Use a Suggestion Box for Users

Feedback from users is great, and its 100% necessary in order to build a powerful UX for your organization. However, feedback with no checks and balances can quickly spiral out of control. In the consulting space its an all too common scenario where we are brought in to “revamp” Salesforce for an organization. Immediately, it’s pretty clear which organizations have had a sense of a release schedule, or feedback process as the ones that do not often are carrying around a load of technical debt.

Do your page layouts have 10+ fields that are often never used? Do we have automated processes that were once important but now obsolete? All of these things can drastically impact the usability of an org and ultimately its adoption. Like many things Salesforce, the problem is less of a technical issue or a resource issue but a planning/strategy issue. As an admin it’s your job to help develop this feedback strategy and as a consultant cleaning up technical debt without establishing a feedback strategy is only a temporary fix.

Being a Salesforce admin can be a space that’s quite difficult to manage as your often battling pressure from different departments, individual users, and even the platform itself when certain technical adjustments need to be made. It’s happened to me and I’ve seen it happen to many others where the role quickly can turn into a “yes I can do that” type of environment. This is a dangerous habit to adopt and it will not only decrease your productivity but ultimately hurt the businesses. Your colleagues will temporarily love you and it will feel nice to please them, but long term it is unsustainable.


Gather Feedback in Salesforce

Obviously we do not want to discourage users from providing feedback, but we want to coach them on the best way to provide this to us. Ironically, one of the first units in trailhead shows us how to build a “suggestion app” in Salesforce. This same methodology can be used to gather user requests and UX feedback. It can be as simple as a custom object with a few fields placed somewhere where it is easy to access, consider using something like a global action so they can do this on the fly. Some simple items we can look to capture are the following:

  • Who submitted the feedback (Role, Profile, Manager)

  • When the feedback was submitted

  • Type of request (Feature, Automation, Field, Report) 

  • Request

Every business is different, but remember that if we’re encouraging feedback this needs to be easy. We do not want feedback coming in through email or an excel sheet; leveraging salesforce to log and track these feedback items will help the whole organization understand more about their processes. Just as app designers from social networks gather feedback from users, your instances first “customer” is its internal users – use this philosophy to take control of your UX.

Create a Cadence Around Salesforce UX/Feature Feedback

Gathering the feedback from our users is only the first step. Remember, our issue was not the lack of feedback but a process to handle the feedback. Now that we have the data in a format where it’s easy to digest, think about how often we a meeting may be required with stakeholders to decode it.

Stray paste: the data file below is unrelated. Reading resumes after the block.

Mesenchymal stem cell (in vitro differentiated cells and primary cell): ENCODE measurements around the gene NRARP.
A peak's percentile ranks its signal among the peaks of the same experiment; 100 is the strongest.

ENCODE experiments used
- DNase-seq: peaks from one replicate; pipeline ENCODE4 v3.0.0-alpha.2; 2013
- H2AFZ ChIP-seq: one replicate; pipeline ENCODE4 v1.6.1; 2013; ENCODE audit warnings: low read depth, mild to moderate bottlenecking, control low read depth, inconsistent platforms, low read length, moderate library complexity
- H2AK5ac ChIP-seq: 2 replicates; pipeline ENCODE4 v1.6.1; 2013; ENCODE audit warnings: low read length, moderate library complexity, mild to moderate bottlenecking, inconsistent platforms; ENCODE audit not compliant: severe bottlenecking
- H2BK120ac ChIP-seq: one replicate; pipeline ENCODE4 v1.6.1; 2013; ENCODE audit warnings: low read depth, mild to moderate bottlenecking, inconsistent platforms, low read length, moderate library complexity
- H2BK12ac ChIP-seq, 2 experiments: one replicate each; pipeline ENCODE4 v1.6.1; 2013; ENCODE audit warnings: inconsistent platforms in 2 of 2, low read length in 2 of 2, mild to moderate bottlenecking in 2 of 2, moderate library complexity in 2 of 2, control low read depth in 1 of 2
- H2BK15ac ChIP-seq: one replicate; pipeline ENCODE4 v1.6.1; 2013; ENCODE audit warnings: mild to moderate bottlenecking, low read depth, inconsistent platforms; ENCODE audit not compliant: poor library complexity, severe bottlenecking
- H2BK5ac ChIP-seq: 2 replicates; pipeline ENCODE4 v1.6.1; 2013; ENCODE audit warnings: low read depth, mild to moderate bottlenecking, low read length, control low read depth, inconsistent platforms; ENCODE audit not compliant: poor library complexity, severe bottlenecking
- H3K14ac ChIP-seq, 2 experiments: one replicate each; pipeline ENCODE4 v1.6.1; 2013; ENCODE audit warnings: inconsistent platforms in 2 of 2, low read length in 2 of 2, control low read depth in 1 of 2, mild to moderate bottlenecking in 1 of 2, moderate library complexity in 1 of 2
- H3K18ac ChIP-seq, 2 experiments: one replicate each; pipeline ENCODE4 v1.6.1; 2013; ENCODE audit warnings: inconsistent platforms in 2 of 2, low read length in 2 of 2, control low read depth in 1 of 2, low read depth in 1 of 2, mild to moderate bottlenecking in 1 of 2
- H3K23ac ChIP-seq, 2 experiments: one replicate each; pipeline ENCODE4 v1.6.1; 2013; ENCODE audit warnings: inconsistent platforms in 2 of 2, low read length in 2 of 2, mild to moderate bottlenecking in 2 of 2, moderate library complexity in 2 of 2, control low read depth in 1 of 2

If you have Sales, Service, and Marketing all working in Salesforce you’ll want to look at the feedback items from users with their managers. From here you can determine which items are valid and necessary and perhaps which items need more discussion between their respective teams. Perhaps the managers of these teams will want to talk through the feedback with their team to make sure processes are aligned.
Depending on the size/complexity of the organization meetings may need to be held on different timeframes, but the idea is to keep them short and sweet. Being able to provide aggregated data to management will allow for these conversations to be less philosophical and more task oriented.


Develop a Rollout Process: Salesforce Release Schedule

Now that we’ve developed a method to obtain feedback and review it, we will need a method to build, test, and launch configurations that make the cut. We will need a way to rollout “hot fixes” or emergencies for mission critical tasks, but the majority of items can be rolled out in an orderly fashion. Depending on speed of business needs and resources available this schedule will need to be designed to your business (Bi-Monthly, Monthly, etc.). Consider the process below for a simple methodology on how to rollout UI changes:

  • UI Feedback: Managers to review feedback with teams or SFDC admin

  • SFDC admin to build out new functionality within x -x timeframe (depends on bandwidth) in a sandbox

  • Power users will test functionality and approve in sandbox before its migration

  • Salesforce admin will send an Announcement of changes to impacted users and deploy configurations to production

What Do You Gain?

Following this process may seem tedious for simple features, but it will allow you to:

  • Take control of the implementation lifecycle and scale your administration team accordingly.

  • Eliminate unnecessary work and technical debt for organizations. If your organization is working with a consultant, it will most likely also decrease billable hours because they will only focus on items that matter in an organized fashion.

  • Decrease confusion for new features upon rollout because they have been discussed, planned, and announced.


Need help with a roll-out plan for Salesforce? Give us a call and we’ll take you through our proven process of rolling out Salesforce.


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